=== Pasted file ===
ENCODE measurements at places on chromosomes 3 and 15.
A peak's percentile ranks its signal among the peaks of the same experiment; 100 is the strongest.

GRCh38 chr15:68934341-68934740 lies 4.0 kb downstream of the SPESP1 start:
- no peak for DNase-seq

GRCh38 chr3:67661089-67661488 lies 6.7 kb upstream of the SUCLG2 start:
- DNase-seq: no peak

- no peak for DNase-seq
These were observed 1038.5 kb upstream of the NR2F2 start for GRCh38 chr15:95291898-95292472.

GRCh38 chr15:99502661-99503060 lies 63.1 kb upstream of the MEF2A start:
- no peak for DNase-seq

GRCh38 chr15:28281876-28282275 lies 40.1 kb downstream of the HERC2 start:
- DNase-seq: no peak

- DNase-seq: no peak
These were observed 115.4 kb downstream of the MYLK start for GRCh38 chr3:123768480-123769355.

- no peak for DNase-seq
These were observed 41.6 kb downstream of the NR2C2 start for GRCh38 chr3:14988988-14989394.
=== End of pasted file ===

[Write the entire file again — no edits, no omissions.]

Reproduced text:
ENCODE measurements at places on chromosomes 3 and 15.
A peak's percentile ranks its signal among the peaks of the same experiment; 100 is the strongest.

GRCh38 chr15:68934341-68934740 lies 4.0 kb downstream of the SPESP1 start:
- no peak for DNase-seq

GRCh38 chr3:67661089-67661488 lies 6.7 kb upstream of the SUCLG2 start:
- DNase-seq: no peak

- no peak for DNase-seq
These were observed 1038.5 kb upstream of the NR2F2 start for GRCh38 chr15:95291898-95292472.

GRCh38 chr15:99502661-99503060 lies 63.1 kb upstream of the MEF2A start:
- no peak for DNase-seq

GRCh38 chr15:28281876-28282275 lies 40.1 kb downstream of the HERC2 start:
- DNase-seq: no peak

- DNase-seq: no peak
These were observed 115.4 kb downstream of the MYLK start for GRCh38 chr3:123768480-123769355.

- no peak for DNase-seq
These were observed 41.6 kb downstream of the NR2C2 start for GRCh38 chr3:14988988-14989394.